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You will live long enough


Did you seek the kingdom? Will the kingdom come?

the idea of it here—breaks like the hand caught in the door

—that quick unburdening to see the hurt before you feel it, a letting

go which will not come again; or it will once and for all.

 

You were a ghost in the afternoon before the guards even stopped—the corpse-pile an earthen courtesy where they perform a recital of known events.

 

You were a pupil in the night school you walked—smoke-smudged

the aftermath on the move, the twilight a-hover.

 

Will you live long enough to find an elsewhere world beyond maps & lines?

Will you live the dream given by the hand that cut where the door shut without possibility of reopening; somehow will you dare? I will not be there to hold your head—your distant eyes surrounded by the past—to save you remembering how they looked at you again and open, will the earth open, will those who lock on to you let the openings which are chance forms—money, blanket, car trunk, water—which knows not yet the form it will in the end be? Will there be waiting at each station? Will there be a day you think back to the way it could have been for the first time they arrived at the border to call you, firing over the line into the skin of the unknown—nameless ghosts were born and shots in the distance scattering deep—will you know whose wake, where?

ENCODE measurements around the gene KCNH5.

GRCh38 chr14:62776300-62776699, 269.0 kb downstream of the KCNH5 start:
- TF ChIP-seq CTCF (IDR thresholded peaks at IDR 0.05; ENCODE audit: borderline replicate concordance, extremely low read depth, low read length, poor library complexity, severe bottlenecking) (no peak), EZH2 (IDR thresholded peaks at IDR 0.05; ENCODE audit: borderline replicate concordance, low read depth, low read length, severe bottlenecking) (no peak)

Sibani Sen teaches creative writing and South Asian history. She has a PhD in Indology from Harvard University and an MFA from Boston University. Her poetry has appeared in a variety of publications including Off the Coast, Nixes Mate Review, Rogue Agent, and Main Street Rag. She has done collaborative projects with the History Design Studio at the Harvard Hutchins Center, the Concord Museum, the Beacon Street Arts Studios in Somerville, the former Green Street Studio in Cambridge, and the pop-up New Rasa Initiative group at the Public Theater in NYC. Her current projects based on migration and feminism include forthcoming poetry and a monograph on the Indian pre-modern poet Bharatchandra.

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